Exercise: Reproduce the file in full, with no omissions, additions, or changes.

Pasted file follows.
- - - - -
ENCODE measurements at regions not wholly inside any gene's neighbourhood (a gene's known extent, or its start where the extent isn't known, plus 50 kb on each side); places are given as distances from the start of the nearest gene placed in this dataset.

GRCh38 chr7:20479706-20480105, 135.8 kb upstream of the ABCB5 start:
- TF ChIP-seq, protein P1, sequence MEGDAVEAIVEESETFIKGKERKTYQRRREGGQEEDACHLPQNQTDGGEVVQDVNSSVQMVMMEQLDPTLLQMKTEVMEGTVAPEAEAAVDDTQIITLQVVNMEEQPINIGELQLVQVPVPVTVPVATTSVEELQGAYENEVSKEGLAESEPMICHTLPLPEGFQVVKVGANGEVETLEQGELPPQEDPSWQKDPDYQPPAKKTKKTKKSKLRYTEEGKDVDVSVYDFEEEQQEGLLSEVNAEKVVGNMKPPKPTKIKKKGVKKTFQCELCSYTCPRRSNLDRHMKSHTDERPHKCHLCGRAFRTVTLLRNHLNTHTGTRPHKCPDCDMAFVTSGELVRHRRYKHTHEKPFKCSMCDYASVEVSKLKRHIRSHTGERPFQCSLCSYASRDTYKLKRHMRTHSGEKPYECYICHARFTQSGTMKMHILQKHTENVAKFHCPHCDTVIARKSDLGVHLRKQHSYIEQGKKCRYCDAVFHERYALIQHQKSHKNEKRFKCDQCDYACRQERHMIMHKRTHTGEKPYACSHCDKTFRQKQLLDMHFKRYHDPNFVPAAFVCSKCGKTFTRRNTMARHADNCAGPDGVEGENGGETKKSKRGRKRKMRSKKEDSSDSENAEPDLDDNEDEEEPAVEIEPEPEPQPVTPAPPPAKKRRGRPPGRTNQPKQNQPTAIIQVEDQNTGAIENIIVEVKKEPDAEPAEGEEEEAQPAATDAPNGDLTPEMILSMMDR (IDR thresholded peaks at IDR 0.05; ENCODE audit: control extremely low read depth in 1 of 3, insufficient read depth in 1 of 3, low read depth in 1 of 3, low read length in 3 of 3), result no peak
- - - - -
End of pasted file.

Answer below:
ENCODE measurements at regions not wholly inside any gene's neighbourhood (a gene's known extent, or its start where the extent isn't known, plus 50 kb on each side); places are given as distances from the start of the nearest gene placed in this dataset.

GRCh38 chr7:20479706-20480105, 135.8 kb upstream of the ABCB5 start:
- TF ChIP-seq, protein P1, sequence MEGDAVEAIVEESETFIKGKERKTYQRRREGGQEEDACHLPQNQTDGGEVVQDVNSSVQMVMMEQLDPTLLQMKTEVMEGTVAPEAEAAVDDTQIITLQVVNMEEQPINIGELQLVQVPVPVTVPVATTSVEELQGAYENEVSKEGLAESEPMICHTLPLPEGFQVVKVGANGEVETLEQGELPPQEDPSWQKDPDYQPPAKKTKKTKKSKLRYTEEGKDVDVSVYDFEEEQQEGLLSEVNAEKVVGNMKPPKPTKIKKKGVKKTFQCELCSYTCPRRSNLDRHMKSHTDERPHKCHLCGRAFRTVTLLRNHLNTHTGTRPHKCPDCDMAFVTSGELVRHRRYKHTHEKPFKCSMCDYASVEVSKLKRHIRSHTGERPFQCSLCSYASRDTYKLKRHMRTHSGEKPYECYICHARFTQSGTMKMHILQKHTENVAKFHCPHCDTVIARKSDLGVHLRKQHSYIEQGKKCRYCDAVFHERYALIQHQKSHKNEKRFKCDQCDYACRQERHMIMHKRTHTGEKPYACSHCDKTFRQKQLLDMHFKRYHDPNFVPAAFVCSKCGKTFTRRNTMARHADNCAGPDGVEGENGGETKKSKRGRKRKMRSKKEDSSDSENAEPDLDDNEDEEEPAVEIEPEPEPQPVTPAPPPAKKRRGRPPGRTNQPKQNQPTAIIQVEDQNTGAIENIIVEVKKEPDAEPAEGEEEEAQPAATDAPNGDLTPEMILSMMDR (IDR thresholded peaks at IDR 0.05; ENCODE audit: control extremely low read depth in 1 of 3, insufficient read depth in 1 of 3, low read depth in 1 of 3, low read length in 3 of 3), result no peak